In terms of theatre production, Dubai’s nightlife is already embracing burlesque and cabaret-style venues – from Supperclub to MusicHall – and this is set to continue over the next decade, with work already started on a multi-billion-dirham complex on the site of the 35-year-old Metropolitan Hotel. Dubbed Habtoor Palace, the project will include three luxury Las Vegas-style theatre complexes and a string of tourist attractions, plus a theatre to stage Broadway-style shows. ‘Imagine what the scene would be like if just half of the plans come to completion,’ says resident art lover Kourosh Nouri, owner of Carbon 12 gallery. However, Nouri has one wish for 2030: that there will be more public art on display. ‘It’s a sad sight to see the gorgeous Downtown area without one significant sculpture. This is really needed – our galleries represent international calibres known for their public works, and so far in four years not even one enquiry has hit our desk.’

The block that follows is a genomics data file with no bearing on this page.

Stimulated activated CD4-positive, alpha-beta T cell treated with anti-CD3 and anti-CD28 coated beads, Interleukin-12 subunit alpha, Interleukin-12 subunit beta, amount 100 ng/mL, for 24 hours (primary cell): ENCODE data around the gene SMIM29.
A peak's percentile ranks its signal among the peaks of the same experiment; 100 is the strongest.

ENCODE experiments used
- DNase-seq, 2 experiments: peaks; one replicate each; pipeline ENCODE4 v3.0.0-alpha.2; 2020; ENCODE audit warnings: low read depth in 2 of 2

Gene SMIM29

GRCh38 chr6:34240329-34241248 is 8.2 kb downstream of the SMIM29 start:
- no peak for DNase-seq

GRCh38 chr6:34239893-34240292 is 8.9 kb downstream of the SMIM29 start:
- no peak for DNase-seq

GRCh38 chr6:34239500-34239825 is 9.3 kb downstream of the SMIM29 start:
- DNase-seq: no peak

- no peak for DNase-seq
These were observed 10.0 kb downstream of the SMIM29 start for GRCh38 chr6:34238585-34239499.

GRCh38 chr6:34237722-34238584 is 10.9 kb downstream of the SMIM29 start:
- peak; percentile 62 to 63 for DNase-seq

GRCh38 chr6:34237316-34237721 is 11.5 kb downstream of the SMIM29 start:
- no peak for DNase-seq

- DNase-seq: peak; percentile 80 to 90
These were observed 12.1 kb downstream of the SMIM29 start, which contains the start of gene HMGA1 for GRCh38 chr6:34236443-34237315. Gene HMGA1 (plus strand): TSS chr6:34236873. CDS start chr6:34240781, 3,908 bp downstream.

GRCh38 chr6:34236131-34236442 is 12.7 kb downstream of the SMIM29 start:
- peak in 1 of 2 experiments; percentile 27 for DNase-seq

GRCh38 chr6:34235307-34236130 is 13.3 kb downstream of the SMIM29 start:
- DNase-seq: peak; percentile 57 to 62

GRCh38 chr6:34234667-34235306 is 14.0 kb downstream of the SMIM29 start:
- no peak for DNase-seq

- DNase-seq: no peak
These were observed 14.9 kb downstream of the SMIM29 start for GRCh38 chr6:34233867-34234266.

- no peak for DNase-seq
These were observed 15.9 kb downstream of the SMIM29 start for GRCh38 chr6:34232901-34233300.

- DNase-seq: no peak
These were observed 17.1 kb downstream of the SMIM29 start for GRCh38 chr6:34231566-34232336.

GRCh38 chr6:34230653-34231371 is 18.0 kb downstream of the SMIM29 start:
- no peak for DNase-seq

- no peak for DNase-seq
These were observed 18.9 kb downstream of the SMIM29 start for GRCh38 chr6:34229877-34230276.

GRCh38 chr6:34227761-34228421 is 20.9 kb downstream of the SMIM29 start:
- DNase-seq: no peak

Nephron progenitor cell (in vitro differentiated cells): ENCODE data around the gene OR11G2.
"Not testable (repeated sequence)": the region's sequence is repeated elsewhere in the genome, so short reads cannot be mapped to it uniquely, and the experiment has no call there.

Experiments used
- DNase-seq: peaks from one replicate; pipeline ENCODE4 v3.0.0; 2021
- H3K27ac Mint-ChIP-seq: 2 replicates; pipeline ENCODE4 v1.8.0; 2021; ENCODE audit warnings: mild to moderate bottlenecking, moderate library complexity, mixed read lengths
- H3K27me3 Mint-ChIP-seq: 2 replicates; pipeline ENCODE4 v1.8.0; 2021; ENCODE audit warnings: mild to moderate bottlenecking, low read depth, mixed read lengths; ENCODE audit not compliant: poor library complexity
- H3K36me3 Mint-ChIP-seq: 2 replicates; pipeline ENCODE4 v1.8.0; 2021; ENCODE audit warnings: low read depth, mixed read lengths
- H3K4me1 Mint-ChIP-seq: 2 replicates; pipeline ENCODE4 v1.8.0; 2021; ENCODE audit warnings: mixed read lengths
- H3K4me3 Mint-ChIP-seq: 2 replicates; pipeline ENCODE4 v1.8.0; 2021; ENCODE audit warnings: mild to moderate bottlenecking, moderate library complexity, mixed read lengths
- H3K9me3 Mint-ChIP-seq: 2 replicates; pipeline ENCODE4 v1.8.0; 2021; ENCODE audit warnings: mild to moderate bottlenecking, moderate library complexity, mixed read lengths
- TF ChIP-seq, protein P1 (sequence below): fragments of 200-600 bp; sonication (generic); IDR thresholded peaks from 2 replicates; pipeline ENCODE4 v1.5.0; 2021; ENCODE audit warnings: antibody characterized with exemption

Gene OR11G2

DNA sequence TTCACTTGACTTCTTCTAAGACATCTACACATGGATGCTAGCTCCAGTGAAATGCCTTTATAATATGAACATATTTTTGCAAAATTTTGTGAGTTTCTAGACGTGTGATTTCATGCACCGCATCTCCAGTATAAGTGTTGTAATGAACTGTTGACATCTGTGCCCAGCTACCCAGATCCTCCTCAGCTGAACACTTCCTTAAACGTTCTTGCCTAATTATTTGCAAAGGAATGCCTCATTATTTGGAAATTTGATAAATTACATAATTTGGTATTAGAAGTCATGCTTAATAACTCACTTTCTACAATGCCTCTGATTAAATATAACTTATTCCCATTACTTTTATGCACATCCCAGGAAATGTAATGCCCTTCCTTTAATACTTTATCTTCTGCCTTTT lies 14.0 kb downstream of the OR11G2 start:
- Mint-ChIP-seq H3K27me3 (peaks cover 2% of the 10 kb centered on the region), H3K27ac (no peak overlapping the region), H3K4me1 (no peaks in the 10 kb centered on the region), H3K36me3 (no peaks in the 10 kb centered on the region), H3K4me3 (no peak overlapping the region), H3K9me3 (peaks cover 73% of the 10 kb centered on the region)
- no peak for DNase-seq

Status: Announced during Art Dubai 2012.
Rotating Towers Another pipe dream unleashed during the city’s boom days was plans for the world’s first rotating tower. While these were shelved, a similar project in London is now moving forward, which could set a precedent to resurrect Dubai’s plans, especially as the much-anticipated twisted Infinity Tower in Dubai Marina nears completion.
Bart Leclercq from building consultancy WSP Group is optimistic about plans for a moving tower in Dubai, in which each floor rotates, could be achieved. ‘To build something like that, I think it will be feasible,’ he asserts. ‘You could do it.’